The U.S. shale boom is back and better than ever. After weathering a collapse in crude prices that saw the value of a barrel of oil drop from more than $110 in June 2014 down below $30 in January 2016, American fracking firms (the ones that survived, that is) are looking fit once again. As Bloomberg reports, these companies are already taking advantage of a petrostate production cut that ceded valuable market share and pushed oil prices back above $50 per barrel:
While more than 100 have gone bankrupt since the start of 2015, the companies that survived have reshaped themselves into fitter, leaner and faster versions that can thrive with oil at $50 a barrel. Now, it’s OPEC that’s seeking solutions, desperate to drive prices up even further in a push to repair the economies of the countries it serves.
“The shale business is rejuvenated because of the difficulties it has been through,” Ben van Beurden, the chief executive officer of Royal Dutch Shell Plc., said in comments last month.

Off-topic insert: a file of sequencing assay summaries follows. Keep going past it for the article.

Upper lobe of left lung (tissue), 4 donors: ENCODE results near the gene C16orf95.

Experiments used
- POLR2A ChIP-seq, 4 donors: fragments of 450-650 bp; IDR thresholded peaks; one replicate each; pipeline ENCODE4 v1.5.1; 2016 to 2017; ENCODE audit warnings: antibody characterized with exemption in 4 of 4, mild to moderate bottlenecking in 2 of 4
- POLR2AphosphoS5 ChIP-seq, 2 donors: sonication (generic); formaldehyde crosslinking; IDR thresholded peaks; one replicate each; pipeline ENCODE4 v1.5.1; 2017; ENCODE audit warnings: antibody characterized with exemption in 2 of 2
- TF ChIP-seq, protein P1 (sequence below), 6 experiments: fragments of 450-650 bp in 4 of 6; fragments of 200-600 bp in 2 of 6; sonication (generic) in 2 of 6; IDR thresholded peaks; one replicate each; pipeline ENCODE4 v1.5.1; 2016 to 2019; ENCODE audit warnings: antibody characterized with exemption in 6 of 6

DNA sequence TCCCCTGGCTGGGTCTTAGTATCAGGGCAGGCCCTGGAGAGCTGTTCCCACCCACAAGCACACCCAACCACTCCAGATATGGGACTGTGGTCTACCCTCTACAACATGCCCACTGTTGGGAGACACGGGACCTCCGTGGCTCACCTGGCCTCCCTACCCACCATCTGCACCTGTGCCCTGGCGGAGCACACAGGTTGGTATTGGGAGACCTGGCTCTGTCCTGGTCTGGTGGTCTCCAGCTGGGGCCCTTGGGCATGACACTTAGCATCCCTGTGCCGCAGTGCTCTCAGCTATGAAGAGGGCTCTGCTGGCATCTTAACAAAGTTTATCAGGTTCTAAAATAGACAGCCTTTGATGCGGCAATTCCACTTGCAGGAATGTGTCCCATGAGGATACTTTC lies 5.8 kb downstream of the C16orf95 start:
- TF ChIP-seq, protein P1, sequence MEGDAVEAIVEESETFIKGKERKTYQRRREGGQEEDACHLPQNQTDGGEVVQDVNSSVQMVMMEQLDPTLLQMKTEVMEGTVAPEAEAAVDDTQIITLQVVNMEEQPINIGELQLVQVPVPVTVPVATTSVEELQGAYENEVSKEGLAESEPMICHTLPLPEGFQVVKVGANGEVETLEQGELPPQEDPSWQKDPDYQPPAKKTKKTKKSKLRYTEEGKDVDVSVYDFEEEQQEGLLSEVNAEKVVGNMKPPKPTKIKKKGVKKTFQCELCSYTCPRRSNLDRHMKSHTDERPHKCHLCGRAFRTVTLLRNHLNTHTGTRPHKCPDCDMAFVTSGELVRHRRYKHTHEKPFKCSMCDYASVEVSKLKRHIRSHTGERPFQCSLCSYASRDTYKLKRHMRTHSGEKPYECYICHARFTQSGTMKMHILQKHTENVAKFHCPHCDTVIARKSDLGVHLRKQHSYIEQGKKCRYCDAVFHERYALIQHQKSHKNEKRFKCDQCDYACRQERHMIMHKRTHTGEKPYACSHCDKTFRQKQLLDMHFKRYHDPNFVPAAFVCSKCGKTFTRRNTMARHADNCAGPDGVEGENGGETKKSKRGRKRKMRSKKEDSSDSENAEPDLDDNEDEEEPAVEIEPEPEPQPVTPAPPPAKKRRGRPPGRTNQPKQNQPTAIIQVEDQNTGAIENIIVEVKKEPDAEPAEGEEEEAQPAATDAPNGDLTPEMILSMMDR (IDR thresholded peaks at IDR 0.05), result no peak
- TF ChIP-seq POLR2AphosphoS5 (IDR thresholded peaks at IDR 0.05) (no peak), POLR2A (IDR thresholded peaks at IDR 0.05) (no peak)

After peaking at more than 9.6 million barrels per day (bpd) in June 2015, U.S. oil production fell by nearly 1.2 million bpd as suppliers struggled to cope with rapidly shrinking profit margins. Before the bearish market, shale operations were some of the most expensive oil production processes in the world, but those trying times helped the fledgling industry trim the fat and find news ways to stay in the black while drilling that black gold. Bloomberg has more:
The number of U.S. drilling rigs has grown 91 percent to 602 in just over nine months. Meanwhile, production has gained more than 550,000 barrels a day since the summer, rising above 9 million barrels a day for the first time since April.
So now, nearly three years after a global glut sent oil prices into a tailspin and American oil producers to their nearest lenders, U.S. oil production is once again floating above 9 million bpd. And as positive as this is for both the American economy and our country’s energy security, it’s a major threat to oil-soaked states both inside and out of OPEC. Those petrostates banded together late last year to finally agree on a production cut, and they managed to induce a price rebound of roughly $10 per barrel as a result. Now, however, their worst fears are being realized: U.S. shale producers are seizing the opportunity and bringing rigs out of retirement.